“Agreement makes law” (Old legal maxim)
Although in our law most verbal contracts are binding, property sale agreements are an exception. They must be in writing and signed by the parties to be valid, the reason being that it greatly reduces the risk of confusion or dispute as to what the buyer and seller have actually agreed.
In practice of course, the buyer’s initial offer is usually in the form of a written document which only becomes an agreement if and when signed in acceptance by the seller. And often that initial offer sparks negotiation, usually over price or other important terms, with the result that sale agreements are frequently amended both before and after signature.
The recent High Court case of;Cooper v Clark (2015/31475)  ZAGPJHC 79 a shows once again how vital it is to ensure that any such amendments have actually been agreed to by both seller and buyer.
An offer “accepted” – or was it?
The law on conditional acceptance
Ordering the seller to refund the balance of the deposit to the buyer, the Court held that –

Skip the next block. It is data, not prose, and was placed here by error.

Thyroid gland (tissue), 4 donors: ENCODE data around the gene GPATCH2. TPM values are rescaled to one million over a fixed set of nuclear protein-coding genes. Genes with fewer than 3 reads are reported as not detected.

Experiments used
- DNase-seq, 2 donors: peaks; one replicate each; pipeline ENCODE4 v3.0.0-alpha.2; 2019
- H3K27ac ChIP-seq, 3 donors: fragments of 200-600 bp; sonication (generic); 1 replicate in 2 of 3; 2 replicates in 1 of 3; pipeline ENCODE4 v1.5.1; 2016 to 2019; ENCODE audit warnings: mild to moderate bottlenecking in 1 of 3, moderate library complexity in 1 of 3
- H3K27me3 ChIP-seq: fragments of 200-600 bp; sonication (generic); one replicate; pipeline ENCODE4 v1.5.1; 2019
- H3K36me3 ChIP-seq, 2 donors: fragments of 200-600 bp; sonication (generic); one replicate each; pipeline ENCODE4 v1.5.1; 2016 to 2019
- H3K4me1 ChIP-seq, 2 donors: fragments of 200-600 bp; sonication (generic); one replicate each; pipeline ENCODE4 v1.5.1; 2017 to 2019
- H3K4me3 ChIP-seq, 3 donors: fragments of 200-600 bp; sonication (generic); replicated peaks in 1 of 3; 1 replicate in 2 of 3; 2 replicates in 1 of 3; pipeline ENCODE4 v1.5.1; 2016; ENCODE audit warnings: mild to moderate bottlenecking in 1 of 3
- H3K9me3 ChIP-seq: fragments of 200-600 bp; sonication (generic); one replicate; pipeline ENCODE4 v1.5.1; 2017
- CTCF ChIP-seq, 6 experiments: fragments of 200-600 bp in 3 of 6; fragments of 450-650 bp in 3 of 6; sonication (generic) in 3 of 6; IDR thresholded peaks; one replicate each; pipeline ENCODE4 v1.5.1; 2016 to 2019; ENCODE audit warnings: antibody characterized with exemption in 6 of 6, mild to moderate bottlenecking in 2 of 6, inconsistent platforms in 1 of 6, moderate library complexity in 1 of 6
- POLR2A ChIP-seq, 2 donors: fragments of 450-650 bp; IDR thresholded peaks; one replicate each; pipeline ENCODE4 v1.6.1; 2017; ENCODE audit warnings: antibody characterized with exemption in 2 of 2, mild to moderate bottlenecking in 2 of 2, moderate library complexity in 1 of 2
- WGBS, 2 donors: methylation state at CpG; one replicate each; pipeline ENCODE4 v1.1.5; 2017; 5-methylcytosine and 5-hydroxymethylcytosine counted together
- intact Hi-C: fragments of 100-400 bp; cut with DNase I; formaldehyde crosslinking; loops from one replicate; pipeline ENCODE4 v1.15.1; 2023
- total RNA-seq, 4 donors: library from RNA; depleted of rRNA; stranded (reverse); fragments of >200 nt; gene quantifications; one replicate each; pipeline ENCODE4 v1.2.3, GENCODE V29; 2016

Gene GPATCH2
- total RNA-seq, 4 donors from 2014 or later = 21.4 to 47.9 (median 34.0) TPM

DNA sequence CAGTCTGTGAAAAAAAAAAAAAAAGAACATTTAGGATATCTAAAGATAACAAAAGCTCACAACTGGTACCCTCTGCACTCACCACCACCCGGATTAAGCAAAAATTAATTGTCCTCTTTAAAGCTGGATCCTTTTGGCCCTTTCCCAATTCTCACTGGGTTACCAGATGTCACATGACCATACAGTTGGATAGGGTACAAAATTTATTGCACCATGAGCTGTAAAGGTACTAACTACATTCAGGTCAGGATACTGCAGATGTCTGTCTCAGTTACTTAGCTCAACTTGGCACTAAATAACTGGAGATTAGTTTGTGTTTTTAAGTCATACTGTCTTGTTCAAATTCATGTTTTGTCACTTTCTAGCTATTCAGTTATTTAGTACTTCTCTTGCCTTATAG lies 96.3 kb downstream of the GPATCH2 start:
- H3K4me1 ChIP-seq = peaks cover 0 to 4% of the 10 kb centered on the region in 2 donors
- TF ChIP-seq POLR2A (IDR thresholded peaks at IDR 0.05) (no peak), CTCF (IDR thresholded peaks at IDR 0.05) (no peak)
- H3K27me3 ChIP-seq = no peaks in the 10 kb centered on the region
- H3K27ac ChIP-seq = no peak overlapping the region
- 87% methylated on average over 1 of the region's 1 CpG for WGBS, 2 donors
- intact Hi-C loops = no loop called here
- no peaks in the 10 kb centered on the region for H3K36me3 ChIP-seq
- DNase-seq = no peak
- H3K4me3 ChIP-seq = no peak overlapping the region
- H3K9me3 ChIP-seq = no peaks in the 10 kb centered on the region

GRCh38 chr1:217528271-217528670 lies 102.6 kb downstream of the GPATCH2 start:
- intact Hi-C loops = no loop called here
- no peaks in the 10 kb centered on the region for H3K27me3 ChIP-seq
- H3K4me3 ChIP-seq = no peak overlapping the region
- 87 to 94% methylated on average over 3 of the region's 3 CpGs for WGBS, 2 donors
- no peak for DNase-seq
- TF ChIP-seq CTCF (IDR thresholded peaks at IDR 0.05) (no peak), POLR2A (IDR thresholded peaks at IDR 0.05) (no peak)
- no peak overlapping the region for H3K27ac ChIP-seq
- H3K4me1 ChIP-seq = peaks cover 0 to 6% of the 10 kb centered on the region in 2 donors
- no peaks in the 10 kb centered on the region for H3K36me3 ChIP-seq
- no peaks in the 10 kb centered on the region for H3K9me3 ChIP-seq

Avoiding the trap
Make sure that any changes to sale documents correctly reflect your agreement, and that both parties sign or initial them in confirmation. And as always with property transactions, don’t take any chances - sign nothing without your lawyer’s advice!
Jack Crook, Director at DotNews is well known to law firms as the author of LawDotNews since 2005. Jack’s legal qualifications (LLB Lond and LLB Rhod) are supplemented by many years of practical experience in law, in marketing his own firm, and in helping other small and medium sized professional firms to prosper by using simple, low-cost, effective marketing strategies.